I read “The Yellow Wallpaper” in a class in my junior year of high school, so it was interesting to read again three years later, and I enjoyed getting to close read it again and see how my perspective has changed and what stands out to me now. One part of “The Yellow Wallpaper” that I found really interesting was the following quote as Gilman talks about the bedroom in the story: “If we had not used it, that blessed child would have! What a fortunate escape! Why, I wouldn’t have a child of mine, an impressionable little thing, live in such a room for worlds” (652). After learning about Charlotte Perkins Gilman’s postpartum, this context provides a powerful insight into her experience. In this quote, the woman shows that she cares for her child, as she would not have wanted the child to experience the wallpaper the way she is, however, at the same time, is very detached in how she speaks about her child. The context becomes important to close reading Gilman’s work.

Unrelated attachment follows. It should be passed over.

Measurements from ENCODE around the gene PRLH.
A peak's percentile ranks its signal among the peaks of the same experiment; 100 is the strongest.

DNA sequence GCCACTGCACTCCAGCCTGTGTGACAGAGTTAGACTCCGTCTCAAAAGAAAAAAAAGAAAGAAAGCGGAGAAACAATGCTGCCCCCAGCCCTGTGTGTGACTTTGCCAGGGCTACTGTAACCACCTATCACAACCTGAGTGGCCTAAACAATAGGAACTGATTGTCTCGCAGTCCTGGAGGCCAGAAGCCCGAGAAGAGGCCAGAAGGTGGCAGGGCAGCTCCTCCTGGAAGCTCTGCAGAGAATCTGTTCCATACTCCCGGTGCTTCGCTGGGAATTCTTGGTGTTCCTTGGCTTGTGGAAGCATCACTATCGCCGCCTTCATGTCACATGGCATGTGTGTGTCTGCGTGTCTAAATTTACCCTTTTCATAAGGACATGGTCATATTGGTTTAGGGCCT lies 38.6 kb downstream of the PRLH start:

This passage is a prime example of Dr. Bezio’s discussion of close reading, in particular Step 4 and looking at context. Much of the story has a universal context related to themes of first wave feminism and the treatment of women, specifically white women, in the early eighteenth century, and this piece is no exception. This quote provides some insight into the experience of postpartum depression, especially when it goes undiagnosed or even considered real. However, it also a very specific context related to Gilman’s personal experience. Knowing this context allows for a deeper understanding of the story and the role of external information in how close reading requires the reader to put together an array of signs, symbols, and words to create a narrative that requires complex thinking and interpretation. Context demonstrates how this element of postpartum depression is both applicable to a more universal experience of white women and mothers in the early 18t century, and to the unique and particular experience of Charlotte Perkins Gilman.